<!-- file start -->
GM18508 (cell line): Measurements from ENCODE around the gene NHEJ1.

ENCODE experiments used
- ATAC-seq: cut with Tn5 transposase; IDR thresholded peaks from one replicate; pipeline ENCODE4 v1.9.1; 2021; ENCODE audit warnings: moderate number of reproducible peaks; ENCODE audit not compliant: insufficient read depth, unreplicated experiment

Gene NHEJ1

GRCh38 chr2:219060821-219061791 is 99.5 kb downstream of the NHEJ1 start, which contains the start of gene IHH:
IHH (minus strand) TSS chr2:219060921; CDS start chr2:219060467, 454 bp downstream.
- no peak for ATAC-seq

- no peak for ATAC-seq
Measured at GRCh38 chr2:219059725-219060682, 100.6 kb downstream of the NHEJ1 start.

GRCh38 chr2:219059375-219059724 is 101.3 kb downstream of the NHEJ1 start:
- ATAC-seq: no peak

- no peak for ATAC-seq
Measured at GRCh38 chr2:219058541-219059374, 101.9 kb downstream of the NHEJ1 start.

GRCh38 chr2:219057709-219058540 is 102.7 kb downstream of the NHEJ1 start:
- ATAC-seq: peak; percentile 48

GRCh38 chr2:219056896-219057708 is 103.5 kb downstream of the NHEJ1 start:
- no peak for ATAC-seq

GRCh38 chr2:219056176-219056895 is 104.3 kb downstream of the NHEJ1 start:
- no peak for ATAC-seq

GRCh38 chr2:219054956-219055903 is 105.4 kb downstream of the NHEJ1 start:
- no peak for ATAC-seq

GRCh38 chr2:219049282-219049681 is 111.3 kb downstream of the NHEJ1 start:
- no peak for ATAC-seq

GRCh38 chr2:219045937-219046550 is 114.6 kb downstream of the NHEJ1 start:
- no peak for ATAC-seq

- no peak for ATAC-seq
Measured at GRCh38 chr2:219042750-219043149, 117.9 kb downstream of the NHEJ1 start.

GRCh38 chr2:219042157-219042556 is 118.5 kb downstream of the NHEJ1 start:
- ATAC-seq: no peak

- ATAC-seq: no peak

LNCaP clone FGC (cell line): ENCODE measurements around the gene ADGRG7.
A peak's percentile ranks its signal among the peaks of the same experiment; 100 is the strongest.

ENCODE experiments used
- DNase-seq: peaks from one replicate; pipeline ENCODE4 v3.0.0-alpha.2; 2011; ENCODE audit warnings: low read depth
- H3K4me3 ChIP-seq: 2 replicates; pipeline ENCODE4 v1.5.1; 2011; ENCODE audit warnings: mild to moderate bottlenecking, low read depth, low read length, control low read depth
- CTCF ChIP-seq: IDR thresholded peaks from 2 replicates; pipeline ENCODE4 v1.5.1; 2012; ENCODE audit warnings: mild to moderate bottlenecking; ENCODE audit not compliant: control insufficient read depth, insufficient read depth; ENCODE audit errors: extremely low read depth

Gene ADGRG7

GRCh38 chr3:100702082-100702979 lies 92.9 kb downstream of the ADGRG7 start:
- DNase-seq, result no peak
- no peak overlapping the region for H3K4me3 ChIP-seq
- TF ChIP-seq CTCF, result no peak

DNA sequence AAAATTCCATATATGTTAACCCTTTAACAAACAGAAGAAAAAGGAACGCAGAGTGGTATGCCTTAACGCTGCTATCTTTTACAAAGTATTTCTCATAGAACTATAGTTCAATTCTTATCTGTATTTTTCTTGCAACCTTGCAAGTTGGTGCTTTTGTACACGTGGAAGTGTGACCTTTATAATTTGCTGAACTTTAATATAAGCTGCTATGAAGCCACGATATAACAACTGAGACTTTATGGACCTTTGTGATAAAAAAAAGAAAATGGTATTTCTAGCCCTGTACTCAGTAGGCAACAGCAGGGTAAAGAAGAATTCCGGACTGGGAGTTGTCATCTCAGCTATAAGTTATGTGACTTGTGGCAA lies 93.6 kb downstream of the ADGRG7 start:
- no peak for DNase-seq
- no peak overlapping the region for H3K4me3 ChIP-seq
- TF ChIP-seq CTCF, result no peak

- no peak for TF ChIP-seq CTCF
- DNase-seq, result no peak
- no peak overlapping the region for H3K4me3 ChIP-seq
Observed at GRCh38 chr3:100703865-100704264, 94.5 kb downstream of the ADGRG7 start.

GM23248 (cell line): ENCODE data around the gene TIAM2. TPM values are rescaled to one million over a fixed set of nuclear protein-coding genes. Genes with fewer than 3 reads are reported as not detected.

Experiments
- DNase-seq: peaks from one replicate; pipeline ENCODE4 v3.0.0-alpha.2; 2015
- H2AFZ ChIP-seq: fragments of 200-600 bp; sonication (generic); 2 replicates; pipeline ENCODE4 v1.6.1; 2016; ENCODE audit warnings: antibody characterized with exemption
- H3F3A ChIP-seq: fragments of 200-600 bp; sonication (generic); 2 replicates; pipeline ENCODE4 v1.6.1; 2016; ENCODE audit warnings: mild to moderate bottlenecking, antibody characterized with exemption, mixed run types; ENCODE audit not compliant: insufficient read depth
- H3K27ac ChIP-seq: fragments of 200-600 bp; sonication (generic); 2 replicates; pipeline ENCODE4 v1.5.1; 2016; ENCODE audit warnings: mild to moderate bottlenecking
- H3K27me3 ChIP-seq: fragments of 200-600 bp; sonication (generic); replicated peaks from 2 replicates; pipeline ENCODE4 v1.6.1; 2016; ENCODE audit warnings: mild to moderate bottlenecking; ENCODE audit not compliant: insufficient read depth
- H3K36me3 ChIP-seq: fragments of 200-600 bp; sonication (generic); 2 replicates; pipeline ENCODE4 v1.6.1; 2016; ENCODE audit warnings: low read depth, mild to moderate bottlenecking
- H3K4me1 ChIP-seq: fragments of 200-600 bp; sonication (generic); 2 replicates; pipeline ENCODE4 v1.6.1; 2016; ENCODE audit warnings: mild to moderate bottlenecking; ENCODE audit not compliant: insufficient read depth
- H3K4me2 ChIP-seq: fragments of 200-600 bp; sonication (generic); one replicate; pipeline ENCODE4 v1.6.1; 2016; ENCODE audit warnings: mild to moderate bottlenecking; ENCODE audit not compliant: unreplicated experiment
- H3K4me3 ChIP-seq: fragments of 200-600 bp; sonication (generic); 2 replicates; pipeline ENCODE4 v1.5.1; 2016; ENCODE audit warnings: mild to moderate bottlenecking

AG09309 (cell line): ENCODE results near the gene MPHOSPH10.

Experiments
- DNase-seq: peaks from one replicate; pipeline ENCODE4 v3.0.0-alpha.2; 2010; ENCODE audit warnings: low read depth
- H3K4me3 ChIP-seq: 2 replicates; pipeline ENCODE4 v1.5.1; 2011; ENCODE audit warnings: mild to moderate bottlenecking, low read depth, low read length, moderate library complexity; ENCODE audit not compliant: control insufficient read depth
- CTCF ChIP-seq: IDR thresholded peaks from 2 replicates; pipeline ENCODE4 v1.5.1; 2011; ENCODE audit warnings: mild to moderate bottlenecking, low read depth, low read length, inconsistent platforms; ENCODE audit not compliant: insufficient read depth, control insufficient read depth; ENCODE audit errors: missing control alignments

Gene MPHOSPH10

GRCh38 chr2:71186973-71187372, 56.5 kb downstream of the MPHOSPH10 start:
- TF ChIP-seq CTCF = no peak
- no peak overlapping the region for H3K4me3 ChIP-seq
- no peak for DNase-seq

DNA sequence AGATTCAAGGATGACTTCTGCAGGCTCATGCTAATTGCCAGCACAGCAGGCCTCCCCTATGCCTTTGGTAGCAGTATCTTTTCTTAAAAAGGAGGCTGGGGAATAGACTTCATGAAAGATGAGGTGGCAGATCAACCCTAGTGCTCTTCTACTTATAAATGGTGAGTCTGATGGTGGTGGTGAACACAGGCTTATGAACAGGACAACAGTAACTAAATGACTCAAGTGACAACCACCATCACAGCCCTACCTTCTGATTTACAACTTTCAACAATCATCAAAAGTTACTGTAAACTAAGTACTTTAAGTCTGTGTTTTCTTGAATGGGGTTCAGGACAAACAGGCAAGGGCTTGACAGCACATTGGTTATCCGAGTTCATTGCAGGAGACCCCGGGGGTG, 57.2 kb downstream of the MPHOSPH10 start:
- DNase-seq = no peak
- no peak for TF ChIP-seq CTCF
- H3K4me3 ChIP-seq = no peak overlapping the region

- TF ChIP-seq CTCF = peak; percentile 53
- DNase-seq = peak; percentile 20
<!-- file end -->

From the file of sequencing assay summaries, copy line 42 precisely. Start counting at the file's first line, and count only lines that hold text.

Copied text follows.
DNA sequence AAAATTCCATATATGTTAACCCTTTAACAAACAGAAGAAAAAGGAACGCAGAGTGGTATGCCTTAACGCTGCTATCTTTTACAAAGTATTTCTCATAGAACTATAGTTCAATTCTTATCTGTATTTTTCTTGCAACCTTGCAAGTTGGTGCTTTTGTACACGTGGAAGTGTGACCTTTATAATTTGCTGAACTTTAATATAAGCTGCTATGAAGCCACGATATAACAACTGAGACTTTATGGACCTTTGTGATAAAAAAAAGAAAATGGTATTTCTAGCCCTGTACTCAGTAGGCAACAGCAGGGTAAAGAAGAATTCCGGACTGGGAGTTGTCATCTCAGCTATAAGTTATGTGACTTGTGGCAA lies 93.6 kb downstream of the ADGRG7 start: